Is Parity Increasing in the NFL? An Early Look at the 2012 Season Trends

by Cameron Dowd

This year a disproportionate number of teams seems to be hovering around a mediocre .500 record. For instance, heading into this weekend, the entire AFC East was 3-3, another 6 teams had a 3-3 record, and five other teams were within one game of .500. This lead me to wonder whether there is more league wide parity this year than typically expected through six weeks of the season.

The first thing we need to determine is how to best judge team performance. Wins and losses – especially this early on in the season – are not the best indicator of performance; a better way to examine how teams are doing is to look at each team’s point differential; taking a team’s points scored minus its point against.

To determine whether this year is an outlier in terms of parity, I calculated each team’s point differentials for the past ten seasons through week 6 of the season.

To illustrate the difference in parity for this year compared to the past ten seasons I compared the histogram plots for point differentials for both the 2012 season and the 2011-2001 seasons.

2011-2001 Point Differential

The 2012 season’s histogram has a skew to the left while the 2011-2001 has a less pronounced left skew. It seems that the discrepancy between the two graphs is due to a higher number of teams with larger point differentials in 2011-2001 alongside a lack of such elite performance in 2012.

While it is not likely that a team in a typical year will post point differential through the first six weeks of the season on a level of the 2007 New England Patriots we would expect more teams on the higher end of the spectrum.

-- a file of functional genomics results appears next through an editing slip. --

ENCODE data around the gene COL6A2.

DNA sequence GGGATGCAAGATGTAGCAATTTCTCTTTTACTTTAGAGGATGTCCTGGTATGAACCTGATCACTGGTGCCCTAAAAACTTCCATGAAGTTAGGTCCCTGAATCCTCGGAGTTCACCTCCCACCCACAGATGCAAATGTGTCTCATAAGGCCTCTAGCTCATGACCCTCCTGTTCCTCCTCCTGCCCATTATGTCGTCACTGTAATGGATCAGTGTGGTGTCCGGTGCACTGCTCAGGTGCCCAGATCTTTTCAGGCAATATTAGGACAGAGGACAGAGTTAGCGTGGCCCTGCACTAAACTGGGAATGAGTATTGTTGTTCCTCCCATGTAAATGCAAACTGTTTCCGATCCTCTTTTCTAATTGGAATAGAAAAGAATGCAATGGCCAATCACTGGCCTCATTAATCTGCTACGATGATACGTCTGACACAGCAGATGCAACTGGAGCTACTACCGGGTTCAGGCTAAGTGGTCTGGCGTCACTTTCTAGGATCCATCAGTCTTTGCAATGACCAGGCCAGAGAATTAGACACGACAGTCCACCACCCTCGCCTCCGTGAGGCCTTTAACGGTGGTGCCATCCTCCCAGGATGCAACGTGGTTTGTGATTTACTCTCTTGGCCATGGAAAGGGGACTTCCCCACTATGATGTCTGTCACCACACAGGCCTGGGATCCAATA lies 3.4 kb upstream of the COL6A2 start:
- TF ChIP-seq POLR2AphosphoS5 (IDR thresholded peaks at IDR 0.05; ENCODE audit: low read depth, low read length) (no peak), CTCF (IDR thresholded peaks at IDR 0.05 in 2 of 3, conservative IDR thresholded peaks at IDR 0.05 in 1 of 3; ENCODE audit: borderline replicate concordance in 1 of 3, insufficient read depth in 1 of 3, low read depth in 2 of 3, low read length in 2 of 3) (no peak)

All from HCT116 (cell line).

(For Fun Side Note: The 2007 season for the New England Patriots was truly remarkable. They scored an average of 38.3 points per game through the first six weeks of the season and won those contests by an average of 23 points. On the other end of the scale the 2002 Cincinnati Bengals were a dreadful team. They averaged 8.5 points per game through the first 6 weeks of the season and lost by an average of 21.67 points per game.)

This lack of elite teams is especially present in the AFC so far this season. The Houston Texans have posted the largest point differential at +58. While they blew out the Ravens last week, their terrible performance against the Packers two weeks ago shows that they, too, are vulnerable.

Additionally, the lack of elite point differentials cannot be explained by a lack of scoring league wide. In fact the first six weeks of the 2012 season have seen the most points scored of any year in the past ten seasons. For context the 4233 points scored through week 6 in the 2012 season is 145 more points than the second highest year (2011) and is 896 more points scored than the 2001 season.

While the 2012 season has followed the same historical trends for middling and poor performing teams, the lack of elite teams this season seems to indicate that the many teams are in the mix for contention this season. The New York Giants’ two recent Super Bowl runs have shown the importance of just getting into the NFL playoffs; once there, anything is possible. This year, with parity as measured by point differentials at a recent high, that lottery aspect of the NFL playoffs may be especially important.

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